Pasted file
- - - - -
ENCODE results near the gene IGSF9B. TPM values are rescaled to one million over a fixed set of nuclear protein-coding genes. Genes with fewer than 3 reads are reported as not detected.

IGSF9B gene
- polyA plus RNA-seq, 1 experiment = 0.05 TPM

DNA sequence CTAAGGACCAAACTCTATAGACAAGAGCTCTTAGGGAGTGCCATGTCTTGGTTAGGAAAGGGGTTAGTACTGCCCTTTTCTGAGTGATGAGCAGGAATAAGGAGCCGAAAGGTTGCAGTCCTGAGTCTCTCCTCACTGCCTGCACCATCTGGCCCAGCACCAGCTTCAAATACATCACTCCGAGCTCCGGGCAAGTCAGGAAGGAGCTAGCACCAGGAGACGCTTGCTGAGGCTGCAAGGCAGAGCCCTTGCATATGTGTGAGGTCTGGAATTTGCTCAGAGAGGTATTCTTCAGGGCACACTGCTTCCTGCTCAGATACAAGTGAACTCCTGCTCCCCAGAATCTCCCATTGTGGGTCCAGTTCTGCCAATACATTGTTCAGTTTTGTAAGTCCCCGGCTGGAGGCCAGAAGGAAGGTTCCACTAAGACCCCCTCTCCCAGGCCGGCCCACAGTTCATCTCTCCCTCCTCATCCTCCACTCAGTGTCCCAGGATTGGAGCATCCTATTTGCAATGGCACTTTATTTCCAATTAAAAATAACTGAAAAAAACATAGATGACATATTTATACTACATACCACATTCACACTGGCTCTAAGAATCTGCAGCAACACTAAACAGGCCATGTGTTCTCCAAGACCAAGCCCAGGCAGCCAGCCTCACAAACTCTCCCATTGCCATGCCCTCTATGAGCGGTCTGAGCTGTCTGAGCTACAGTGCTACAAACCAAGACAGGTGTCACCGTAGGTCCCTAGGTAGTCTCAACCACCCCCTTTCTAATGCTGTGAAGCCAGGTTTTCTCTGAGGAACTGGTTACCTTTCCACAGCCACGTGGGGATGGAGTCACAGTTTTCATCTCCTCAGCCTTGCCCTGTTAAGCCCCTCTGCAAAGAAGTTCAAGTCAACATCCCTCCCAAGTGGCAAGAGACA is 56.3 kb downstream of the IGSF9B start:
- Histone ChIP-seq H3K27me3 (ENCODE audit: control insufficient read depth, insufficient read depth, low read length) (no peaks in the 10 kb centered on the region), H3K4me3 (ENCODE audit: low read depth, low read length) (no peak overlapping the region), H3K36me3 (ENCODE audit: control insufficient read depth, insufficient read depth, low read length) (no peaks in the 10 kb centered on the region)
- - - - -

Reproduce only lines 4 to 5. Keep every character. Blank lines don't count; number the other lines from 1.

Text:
DNA sequence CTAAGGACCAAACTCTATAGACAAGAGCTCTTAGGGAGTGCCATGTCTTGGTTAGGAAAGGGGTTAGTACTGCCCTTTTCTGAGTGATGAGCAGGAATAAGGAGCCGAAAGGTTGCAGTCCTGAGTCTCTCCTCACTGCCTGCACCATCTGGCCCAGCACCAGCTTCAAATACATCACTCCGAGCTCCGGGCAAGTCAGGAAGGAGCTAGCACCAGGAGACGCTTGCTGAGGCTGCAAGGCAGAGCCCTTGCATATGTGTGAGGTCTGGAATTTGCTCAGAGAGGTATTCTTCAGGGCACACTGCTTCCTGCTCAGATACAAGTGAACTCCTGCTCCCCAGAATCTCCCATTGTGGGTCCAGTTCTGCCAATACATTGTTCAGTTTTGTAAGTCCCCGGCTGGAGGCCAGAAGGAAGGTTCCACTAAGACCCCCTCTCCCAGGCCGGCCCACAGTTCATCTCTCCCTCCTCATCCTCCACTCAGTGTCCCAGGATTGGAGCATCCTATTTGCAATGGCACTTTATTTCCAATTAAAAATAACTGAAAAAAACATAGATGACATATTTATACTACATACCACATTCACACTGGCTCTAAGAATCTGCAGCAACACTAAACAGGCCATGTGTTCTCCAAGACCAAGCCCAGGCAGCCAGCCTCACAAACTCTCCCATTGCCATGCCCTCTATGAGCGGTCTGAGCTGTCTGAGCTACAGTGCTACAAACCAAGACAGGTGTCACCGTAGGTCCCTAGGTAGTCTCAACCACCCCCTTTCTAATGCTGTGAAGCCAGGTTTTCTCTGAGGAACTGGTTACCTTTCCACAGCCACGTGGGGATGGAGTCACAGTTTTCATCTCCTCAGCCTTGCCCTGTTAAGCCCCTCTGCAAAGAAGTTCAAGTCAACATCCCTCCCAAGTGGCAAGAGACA is 56.3 kb downstream of the IGSF9B start:
- Histone ChIP-seq H3K27me3 (ENCODE audit: control insufficient read depth, insufficient read depth, low read length) (no peaks in the 10 kb centered on the region), H3K4me3 (ENCODE audit: low read depth, low read length) (no peak overlapping the region), H3K36me3 (ENCODE audit: control insufficient read depth, insufficient read depth, low read length) (no peaks in the 10 kb centered on the region)